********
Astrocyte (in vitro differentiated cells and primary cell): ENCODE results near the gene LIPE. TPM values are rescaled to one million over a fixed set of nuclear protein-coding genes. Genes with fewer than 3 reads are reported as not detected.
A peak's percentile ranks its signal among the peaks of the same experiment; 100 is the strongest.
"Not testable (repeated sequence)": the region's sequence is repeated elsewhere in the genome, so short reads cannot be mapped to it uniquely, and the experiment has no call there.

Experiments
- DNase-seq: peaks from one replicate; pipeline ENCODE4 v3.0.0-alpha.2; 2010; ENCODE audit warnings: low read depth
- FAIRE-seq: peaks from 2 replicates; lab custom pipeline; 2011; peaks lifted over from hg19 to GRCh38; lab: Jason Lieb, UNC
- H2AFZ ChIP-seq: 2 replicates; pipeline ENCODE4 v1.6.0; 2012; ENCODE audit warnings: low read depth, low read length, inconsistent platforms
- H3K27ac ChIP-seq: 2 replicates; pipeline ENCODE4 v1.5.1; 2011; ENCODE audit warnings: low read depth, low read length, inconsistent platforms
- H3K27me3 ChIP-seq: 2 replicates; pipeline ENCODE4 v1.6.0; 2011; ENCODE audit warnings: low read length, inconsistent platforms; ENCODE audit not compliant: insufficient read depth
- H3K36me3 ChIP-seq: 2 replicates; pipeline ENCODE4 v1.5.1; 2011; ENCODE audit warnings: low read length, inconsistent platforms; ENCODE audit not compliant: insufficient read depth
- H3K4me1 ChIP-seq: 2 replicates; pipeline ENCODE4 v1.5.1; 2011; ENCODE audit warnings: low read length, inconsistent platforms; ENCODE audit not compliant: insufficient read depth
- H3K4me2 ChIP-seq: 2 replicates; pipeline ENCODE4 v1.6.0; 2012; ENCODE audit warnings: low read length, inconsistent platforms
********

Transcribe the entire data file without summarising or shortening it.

Astrocyte (in vitro differentiated cells and primary cell): ENCODE results near the gene LIPE. TPM values are rescaled to one million over a fixed set of nuclear protein-coding genes. Genes with fewer than 3 reads are reported as not detected.
A peak's percentile ranks its signal among the peaks of the same experiment; 100 is the strongest.
"Not testable (repeated sequence)": the region's sequence is repeated elsewhere in the genome, so short reads cannot be mapped to it uniquely, and the experiment has no call there.

Experiments
- DNase-seq: peaks from one replicate; pipeline ENCODE4 v3.0.0-alpha.2; 2010; ENCODE audit warnings: low read depth
- FAIRE-seq: peaks from 2 replicates; lab custom pipeline; 2011; peaks lifted over from hg19 to GRCh38; lab: Jason Lieb, UNC
- H2AFZ ChIP-seq: 2 replicates; pipeline ENCODE4 v1.6.0; 2012; ENCODE audit warnings: low read depth, low read length, inconsistent platforms
- H3K27ac ChIP-seq: 2 replicates; pipeline ENCODE4 v1.5.1; 2011; ENCODE audit warnings: low read depth, low read length, inconsistent platforms
- H3K27me3 ChIP-seq: 2 replicates; pipeline ENCODE4 v1.6.0; 2011; ENCODE audit warnings: low read length, inconsistent platforms; ENCODE audit not compliant: insufficient read depth
- H3K36me3 ChIP-seq: 2 replicates; pipeline ENCODE4 v1.5.1; 2011; ENCODE audit warnings: low read length, inconsistent platforms; ENCODE audit not compliant: insufficient read depth
- H3K4me1 ChIP-seq: 2 replicates; pipeline ENCODE4 v1.5.1; 2011; ENCODE audit warnings: low read length, inconsistent platforms; ENCODE audit not compliant: insufficient read depth
- H3K4me2 ChIP-seq: 2 replicates; pipeline ENCODE4 v1.6.0; 2012; ENCODE audit warnings: low read length, inconsistent platforms